A good place to begin is by contacting one of these national organizations, each of whom have programs and ideas and background information that may be helpful:
- The National Center for Creative Aging
- The National Guild for Community Arts Education
- The National Endowment for the Arts Office of Accessibility
- Americans for the Arts (formerly Society for the Arts in Healthcare)
And of course, it is useful to check in your local arts agencies and aging services organizations to see what is already happening in your area.
With some background information, you might also consider any number of steps, including:
- Hosting a learning session with local experts in creative aging programs, other funders, and community leaders working in the arts and in aging services.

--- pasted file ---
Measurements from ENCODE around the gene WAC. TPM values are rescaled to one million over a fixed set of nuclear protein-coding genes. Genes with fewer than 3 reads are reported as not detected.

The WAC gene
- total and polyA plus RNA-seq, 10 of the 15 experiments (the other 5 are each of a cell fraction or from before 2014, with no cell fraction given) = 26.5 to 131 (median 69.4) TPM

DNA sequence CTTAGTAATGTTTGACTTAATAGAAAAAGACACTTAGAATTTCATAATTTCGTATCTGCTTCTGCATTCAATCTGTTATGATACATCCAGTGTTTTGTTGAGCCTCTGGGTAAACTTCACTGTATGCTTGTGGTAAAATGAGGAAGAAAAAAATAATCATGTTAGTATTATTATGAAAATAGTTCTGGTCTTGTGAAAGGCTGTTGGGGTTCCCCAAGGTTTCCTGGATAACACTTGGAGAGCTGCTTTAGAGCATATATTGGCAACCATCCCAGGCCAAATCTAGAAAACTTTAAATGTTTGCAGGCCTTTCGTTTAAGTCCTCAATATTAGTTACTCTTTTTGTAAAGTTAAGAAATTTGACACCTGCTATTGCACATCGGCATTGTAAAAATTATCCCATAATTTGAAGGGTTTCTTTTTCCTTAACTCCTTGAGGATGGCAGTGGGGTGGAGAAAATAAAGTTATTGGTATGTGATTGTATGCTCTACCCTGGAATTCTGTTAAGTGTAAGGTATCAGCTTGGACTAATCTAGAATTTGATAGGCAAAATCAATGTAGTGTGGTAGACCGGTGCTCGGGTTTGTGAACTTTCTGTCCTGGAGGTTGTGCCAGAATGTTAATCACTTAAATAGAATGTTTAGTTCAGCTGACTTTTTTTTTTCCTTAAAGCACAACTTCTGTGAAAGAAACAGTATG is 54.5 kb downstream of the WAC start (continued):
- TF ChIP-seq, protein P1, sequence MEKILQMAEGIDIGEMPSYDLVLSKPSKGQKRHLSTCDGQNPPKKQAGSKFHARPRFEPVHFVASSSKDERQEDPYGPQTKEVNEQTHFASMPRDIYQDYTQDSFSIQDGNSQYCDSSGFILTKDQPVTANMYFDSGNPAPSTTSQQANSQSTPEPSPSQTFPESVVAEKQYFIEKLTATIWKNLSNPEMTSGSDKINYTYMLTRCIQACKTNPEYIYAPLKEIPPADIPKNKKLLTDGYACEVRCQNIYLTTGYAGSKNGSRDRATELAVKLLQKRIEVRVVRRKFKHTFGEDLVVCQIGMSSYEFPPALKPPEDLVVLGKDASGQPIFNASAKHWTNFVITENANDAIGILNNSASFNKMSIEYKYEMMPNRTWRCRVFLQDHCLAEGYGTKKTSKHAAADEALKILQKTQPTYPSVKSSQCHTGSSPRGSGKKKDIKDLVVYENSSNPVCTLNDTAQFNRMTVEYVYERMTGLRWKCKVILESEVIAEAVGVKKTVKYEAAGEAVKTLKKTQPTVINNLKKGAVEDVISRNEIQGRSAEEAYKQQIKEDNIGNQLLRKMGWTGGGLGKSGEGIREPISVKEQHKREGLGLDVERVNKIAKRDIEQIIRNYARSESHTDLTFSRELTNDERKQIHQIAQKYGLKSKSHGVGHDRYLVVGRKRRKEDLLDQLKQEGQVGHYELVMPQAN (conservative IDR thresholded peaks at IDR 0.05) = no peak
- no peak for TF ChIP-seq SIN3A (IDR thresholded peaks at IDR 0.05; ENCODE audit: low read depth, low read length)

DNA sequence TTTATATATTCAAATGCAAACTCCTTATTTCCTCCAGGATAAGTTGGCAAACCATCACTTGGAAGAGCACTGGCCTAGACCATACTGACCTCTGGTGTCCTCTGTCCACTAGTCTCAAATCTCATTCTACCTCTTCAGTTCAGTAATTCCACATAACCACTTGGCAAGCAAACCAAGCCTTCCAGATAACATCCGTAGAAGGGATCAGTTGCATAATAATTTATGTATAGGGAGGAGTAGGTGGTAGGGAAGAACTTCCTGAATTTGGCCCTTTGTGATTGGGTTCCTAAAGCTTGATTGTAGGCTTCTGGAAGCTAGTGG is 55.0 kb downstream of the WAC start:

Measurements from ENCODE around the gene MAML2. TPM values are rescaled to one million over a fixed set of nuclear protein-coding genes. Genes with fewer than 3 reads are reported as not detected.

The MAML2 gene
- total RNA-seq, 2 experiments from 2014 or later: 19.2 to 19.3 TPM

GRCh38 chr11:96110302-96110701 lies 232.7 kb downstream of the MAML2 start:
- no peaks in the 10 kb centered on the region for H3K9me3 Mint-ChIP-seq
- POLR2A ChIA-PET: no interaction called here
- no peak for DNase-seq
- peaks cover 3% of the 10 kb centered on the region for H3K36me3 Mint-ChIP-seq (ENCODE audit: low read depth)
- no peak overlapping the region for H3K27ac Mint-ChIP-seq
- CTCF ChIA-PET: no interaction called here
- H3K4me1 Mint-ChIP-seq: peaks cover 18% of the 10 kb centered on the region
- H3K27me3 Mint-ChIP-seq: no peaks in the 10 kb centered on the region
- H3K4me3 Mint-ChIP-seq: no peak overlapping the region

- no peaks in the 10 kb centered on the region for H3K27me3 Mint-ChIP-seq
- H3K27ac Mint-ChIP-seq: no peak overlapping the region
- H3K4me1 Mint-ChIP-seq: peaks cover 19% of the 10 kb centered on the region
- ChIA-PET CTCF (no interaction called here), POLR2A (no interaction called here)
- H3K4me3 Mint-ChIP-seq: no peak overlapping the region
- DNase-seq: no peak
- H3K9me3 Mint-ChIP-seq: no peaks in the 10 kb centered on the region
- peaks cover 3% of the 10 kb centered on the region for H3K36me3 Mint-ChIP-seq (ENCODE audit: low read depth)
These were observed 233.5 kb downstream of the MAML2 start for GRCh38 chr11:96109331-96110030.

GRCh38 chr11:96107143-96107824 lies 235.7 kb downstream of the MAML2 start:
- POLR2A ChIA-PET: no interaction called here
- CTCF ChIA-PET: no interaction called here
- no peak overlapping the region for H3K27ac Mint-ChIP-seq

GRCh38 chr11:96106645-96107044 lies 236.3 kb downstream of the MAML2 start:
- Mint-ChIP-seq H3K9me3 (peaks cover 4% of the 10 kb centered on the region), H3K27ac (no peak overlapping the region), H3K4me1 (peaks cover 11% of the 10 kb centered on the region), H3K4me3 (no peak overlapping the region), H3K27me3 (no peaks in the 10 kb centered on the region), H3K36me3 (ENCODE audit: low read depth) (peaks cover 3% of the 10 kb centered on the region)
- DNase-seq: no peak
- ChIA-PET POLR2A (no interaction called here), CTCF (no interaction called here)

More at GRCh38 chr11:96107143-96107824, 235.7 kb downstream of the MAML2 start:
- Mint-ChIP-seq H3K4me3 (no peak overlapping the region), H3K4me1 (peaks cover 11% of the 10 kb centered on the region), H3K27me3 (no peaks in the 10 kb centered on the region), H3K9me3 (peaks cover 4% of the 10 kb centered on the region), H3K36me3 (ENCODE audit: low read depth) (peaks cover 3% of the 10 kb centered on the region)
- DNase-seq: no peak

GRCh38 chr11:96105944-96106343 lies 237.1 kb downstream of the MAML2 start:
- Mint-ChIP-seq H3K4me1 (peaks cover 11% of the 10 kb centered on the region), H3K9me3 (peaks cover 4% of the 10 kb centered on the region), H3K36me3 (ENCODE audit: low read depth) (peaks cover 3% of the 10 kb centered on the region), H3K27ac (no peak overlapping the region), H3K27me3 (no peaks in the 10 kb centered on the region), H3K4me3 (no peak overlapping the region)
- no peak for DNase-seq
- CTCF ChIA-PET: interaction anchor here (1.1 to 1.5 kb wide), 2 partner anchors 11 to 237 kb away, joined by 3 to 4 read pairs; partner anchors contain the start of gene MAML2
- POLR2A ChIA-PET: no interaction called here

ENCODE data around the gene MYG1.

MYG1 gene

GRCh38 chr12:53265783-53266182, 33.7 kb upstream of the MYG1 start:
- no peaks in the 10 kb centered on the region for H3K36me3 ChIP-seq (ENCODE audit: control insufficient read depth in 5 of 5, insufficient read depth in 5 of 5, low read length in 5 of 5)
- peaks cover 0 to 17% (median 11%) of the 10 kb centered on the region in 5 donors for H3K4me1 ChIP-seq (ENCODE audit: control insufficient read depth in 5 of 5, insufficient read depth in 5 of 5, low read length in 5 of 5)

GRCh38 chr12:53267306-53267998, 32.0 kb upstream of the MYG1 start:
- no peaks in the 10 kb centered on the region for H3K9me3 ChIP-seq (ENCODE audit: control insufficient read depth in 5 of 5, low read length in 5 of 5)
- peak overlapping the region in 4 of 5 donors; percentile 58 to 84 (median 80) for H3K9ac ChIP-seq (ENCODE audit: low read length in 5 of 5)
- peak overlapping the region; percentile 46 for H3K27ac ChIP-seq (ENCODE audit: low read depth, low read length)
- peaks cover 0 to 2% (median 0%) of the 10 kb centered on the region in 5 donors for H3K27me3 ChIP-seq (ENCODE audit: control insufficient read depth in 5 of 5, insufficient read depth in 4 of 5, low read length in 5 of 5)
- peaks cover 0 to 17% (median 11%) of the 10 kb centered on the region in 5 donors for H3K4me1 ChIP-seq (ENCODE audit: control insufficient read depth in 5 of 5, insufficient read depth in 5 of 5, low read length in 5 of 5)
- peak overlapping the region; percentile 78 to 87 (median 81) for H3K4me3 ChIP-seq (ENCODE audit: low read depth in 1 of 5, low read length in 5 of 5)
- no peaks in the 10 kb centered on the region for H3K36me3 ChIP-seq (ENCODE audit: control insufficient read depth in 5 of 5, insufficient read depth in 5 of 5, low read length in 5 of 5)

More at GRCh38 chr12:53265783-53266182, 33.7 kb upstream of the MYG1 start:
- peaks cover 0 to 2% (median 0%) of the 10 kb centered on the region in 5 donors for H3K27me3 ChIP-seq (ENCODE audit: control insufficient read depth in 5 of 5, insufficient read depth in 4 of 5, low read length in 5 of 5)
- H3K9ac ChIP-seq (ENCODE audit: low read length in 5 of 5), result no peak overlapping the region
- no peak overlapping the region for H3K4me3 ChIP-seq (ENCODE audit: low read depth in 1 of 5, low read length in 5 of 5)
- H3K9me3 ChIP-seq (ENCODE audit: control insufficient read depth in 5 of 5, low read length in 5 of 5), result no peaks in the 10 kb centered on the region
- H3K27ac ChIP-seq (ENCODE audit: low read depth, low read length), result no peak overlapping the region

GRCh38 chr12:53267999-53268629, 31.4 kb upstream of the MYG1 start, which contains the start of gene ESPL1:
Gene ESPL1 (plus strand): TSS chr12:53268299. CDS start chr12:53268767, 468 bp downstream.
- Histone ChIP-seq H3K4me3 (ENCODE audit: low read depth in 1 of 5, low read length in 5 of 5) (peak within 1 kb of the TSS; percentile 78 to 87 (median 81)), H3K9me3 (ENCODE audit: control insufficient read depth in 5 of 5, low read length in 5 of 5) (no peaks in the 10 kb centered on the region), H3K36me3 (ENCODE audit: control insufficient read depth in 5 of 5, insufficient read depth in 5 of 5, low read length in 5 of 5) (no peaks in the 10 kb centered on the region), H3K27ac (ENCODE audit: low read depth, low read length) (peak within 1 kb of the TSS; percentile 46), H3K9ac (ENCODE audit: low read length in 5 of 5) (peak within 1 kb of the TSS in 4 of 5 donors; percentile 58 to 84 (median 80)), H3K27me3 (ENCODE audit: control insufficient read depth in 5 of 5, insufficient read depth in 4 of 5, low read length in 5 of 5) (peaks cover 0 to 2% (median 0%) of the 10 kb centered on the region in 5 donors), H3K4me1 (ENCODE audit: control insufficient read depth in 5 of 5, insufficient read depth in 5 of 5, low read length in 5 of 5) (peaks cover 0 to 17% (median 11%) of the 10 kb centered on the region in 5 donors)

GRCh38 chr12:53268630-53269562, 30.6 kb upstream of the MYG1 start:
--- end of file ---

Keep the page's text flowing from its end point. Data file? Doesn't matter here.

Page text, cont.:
- Funding training sessions for grantees or the larger community on developing arts and creative expression programs for older adults.
- Supporting collaboration between arts organizations such as theater and dance companies, choirs and bands, and museums, and aging services organizations such as senior centers, retirement communities, nursing homes, and others.
- Creating a Creative Aging Project Fund in partnership with other funders that incorporate the characteristics of successful creative aging programs (See examples below).
- Encouraging your current and prospective grantees to include creative aging programs and strategies through your grant guidelines or requests for proposals.
- Learning about and/or supporting research and policy issues that support creative aging strategies.